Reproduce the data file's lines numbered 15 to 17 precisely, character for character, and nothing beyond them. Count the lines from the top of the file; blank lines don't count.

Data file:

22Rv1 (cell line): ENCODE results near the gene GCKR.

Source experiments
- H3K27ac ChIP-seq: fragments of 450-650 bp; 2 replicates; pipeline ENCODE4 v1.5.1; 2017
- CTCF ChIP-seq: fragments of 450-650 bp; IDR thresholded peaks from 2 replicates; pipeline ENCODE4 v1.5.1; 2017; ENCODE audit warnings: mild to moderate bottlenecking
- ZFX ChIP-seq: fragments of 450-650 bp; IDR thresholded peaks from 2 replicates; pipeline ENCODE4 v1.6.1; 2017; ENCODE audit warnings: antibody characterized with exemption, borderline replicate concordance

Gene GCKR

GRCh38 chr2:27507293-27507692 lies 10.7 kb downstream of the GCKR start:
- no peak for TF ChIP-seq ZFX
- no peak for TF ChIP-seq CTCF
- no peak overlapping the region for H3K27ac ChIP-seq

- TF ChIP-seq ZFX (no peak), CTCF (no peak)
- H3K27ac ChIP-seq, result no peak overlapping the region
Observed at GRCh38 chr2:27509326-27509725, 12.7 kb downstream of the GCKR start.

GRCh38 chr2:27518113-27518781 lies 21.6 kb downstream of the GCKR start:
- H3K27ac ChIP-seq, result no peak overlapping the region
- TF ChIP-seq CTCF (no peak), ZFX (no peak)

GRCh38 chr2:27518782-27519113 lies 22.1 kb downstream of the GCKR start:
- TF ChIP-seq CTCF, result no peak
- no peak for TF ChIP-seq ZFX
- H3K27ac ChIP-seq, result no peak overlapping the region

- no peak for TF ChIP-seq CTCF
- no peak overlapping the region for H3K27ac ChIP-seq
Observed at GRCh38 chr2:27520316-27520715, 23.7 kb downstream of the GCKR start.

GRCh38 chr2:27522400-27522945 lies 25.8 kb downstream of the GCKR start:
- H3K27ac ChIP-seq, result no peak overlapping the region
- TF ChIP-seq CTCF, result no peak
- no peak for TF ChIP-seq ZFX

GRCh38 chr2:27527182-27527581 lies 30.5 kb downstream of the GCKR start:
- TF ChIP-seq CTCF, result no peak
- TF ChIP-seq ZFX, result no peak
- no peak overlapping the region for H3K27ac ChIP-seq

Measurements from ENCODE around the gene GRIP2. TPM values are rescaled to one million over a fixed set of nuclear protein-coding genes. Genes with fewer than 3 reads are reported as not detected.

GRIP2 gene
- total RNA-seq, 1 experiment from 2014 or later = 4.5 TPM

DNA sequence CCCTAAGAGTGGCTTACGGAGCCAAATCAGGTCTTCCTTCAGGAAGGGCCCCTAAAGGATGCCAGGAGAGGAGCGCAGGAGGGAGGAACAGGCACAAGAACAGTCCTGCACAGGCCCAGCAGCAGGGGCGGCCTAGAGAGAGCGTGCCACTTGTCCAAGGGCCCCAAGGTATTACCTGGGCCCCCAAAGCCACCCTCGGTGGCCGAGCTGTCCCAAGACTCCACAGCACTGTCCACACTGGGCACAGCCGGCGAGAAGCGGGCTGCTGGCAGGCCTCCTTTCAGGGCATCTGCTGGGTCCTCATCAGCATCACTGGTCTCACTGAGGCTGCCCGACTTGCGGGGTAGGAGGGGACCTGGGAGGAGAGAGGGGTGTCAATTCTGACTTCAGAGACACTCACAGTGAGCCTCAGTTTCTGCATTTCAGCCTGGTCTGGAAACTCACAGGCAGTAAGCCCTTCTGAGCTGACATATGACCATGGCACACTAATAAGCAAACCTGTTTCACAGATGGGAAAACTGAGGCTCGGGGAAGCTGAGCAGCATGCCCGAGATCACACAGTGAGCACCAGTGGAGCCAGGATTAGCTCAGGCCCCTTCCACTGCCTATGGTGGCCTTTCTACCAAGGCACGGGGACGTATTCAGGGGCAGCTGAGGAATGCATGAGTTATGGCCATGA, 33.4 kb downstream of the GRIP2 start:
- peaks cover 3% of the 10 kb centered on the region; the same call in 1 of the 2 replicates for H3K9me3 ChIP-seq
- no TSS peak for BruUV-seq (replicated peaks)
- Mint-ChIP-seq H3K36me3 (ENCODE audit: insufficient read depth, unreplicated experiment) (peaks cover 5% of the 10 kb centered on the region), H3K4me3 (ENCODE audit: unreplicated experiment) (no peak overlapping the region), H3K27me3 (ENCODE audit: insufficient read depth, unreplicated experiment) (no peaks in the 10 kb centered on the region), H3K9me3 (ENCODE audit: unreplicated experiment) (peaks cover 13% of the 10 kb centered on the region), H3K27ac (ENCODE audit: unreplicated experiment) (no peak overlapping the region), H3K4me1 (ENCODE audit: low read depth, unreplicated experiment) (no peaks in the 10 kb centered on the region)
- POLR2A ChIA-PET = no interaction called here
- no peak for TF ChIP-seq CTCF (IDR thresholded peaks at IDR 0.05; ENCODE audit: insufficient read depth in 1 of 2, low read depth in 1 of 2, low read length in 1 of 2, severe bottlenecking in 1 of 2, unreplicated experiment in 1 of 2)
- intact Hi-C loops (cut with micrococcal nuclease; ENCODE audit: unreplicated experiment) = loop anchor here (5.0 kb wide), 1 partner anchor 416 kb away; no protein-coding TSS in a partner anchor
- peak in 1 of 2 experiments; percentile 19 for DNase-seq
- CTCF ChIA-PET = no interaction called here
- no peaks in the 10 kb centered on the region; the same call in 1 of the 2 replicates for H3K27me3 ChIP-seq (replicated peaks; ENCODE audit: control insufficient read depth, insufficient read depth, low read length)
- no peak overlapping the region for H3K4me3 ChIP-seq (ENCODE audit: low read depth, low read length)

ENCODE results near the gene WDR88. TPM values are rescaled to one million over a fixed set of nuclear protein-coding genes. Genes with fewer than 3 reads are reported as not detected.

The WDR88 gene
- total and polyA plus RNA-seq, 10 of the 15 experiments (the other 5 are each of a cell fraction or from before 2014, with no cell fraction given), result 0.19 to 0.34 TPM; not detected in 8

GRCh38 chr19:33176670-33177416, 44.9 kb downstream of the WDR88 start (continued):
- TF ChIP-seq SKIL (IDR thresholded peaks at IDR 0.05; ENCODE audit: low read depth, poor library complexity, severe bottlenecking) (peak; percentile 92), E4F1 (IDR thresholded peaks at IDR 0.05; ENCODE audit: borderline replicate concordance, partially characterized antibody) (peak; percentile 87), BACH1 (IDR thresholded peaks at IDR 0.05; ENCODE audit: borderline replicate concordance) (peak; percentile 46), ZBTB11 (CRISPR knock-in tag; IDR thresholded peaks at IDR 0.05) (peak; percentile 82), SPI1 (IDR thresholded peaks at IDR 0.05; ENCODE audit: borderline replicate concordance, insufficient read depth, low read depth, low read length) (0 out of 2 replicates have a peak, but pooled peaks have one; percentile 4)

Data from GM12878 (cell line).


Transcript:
- H3K27ac ChIP-seq, result no peak overlapping the region
- TF ChIP-seq CTCF (no peak), ZFX (no peak)

GRCh38 chr2:27518782-27519113 lies 22.1 kb downstream of the GCKR start: